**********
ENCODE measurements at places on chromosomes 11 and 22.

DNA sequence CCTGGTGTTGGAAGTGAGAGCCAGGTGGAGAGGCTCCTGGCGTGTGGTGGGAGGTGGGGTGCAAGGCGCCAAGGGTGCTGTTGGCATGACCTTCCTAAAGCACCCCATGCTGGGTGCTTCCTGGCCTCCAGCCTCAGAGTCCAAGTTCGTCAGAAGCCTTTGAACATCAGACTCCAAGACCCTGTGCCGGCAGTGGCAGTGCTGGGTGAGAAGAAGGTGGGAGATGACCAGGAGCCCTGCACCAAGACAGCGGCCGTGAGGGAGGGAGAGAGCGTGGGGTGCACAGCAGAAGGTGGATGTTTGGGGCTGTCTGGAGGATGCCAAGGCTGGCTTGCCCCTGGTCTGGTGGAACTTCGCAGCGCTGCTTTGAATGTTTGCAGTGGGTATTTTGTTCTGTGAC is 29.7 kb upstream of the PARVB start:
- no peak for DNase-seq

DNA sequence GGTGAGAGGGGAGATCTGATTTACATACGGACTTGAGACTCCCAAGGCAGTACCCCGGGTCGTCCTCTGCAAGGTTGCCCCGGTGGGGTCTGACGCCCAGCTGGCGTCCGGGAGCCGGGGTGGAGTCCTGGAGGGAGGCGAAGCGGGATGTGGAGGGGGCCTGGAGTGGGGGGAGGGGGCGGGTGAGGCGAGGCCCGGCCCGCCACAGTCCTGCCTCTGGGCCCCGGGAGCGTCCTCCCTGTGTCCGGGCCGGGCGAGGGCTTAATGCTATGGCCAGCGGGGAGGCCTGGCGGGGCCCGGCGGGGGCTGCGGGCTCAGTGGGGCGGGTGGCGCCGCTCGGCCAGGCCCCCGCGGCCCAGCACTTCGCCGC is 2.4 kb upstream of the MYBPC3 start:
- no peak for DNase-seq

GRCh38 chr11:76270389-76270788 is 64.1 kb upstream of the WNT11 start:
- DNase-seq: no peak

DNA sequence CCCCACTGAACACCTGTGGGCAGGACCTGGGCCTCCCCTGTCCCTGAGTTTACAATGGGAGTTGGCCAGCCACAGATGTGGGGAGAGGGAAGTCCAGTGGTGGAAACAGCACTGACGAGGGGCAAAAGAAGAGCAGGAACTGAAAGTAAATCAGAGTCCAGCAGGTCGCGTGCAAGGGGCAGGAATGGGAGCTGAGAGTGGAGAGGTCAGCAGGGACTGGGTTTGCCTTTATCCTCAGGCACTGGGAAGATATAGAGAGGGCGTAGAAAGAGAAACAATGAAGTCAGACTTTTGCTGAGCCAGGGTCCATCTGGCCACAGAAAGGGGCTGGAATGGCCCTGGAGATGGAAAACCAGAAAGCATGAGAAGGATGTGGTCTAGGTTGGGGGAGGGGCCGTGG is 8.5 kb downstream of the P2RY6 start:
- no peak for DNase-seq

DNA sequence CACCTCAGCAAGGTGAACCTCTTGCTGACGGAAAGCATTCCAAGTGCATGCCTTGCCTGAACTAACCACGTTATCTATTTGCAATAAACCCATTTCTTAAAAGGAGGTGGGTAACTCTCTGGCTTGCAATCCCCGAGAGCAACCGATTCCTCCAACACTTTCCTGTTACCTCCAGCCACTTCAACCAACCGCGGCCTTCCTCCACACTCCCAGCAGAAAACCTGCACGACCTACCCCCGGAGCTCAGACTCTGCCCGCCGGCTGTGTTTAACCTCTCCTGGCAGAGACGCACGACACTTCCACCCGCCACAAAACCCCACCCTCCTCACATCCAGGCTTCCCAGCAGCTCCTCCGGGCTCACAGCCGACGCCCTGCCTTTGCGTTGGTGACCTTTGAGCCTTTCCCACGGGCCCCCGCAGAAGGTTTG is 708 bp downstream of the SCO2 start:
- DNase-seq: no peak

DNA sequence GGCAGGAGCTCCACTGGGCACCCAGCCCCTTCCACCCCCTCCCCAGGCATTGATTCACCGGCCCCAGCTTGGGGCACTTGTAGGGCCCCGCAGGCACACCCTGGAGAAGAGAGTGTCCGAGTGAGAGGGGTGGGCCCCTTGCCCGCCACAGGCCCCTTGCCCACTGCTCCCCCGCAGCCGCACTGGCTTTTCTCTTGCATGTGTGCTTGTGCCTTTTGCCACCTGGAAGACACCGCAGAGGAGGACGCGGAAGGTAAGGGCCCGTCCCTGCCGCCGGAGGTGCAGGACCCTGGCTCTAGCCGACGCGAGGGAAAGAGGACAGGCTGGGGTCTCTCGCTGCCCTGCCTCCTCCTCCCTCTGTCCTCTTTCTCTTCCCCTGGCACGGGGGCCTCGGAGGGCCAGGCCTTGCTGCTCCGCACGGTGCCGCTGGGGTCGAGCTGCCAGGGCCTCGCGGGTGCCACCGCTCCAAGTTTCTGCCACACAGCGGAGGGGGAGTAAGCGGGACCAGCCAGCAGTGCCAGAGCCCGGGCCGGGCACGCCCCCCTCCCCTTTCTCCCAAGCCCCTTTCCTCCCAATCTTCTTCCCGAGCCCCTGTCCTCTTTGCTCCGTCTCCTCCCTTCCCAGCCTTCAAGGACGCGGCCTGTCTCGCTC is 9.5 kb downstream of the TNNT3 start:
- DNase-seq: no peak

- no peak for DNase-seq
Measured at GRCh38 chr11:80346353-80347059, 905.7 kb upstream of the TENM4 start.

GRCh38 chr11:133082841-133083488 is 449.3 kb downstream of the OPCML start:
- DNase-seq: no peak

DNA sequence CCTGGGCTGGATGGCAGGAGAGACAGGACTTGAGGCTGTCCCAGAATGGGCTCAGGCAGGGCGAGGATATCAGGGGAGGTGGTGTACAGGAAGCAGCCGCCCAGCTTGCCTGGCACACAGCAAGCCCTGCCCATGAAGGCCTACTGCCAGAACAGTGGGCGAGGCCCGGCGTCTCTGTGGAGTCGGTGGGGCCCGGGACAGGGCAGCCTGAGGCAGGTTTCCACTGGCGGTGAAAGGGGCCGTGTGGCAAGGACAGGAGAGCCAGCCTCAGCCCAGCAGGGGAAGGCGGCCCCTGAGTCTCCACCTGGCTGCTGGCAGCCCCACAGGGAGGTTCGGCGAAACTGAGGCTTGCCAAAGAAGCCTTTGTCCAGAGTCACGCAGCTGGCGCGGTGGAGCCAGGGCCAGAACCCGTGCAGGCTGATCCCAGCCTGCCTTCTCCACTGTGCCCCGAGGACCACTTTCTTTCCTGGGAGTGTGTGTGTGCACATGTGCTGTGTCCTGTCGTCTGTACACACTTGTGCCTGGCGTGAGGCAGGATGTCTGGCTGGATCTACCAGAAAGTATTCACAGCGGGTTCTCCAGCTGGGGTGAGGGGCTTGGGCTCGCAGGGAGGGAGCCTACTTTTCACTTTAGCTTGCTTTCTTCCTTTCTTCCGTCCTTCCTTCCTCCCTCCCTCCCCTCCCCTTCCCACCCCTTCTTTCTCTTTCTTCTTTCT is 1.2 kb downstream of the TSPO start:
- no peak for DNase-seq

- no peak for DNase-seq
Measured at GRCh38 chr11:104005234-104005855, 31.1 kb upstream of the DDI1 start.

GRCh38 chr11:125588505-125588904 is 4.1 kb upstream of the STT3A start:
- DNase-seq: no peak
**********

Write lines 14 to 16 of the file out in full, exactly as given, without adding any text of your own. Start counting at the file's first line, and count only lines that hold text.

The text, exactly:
- no peak for DNase-seq
Measured at GRCh38 chr11:80346353-80347059, 905.7 kb upstream of the TENM4 start.

GRCh38 chr11:133082841-133083488 is 449.3 kb downstream of the OPCML start: